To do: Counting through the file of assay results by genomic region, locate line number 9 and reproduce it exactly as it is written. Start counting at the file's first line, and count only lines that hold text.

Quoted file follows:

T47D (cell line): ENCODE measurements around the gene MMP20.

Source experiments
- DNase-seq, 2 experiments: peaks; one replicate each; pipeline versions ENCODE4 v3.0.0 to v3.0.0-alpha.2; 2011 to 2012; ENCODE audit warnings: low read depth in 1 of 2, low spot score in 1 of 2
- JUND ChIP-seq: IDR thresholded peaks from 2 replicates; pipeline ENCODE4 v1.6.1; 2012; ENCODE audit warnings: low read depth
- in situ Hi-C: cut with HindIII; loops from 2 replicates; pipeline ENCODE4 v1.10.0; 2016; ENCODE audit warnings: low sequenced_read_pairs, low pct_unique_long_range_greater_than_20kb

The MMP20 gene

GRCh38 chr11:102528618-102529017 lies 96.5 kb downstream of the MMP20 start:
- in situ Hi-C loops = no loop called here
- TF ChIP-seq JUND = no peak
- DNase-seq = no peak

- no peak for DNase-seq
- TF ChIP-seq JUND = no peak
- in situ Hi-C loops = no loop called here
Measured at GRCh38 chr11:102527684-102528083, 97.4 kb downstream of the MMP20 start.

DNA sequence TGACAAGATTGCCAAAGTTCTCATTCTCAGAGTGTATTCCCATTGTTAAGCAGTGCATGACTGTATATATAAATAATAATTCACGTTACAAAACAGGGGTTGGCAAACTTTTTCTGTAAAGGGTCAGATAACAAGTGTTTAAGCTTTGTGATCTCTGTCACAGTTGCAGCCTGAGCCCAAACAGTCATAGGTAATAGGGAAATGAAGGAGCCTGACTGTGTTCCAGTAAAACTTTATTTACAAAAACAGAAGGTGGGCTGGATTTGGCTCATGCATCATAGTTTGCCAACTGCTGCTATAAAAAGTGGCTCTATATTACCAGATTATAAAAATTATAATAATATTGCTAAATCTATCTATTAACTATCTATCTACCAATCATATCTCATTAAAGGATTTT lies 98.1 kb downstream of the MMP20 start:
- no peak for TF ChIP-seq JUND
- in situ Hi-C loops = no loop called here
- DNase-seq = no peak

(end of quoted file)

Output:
- TF ChIP-seq JUND = no peak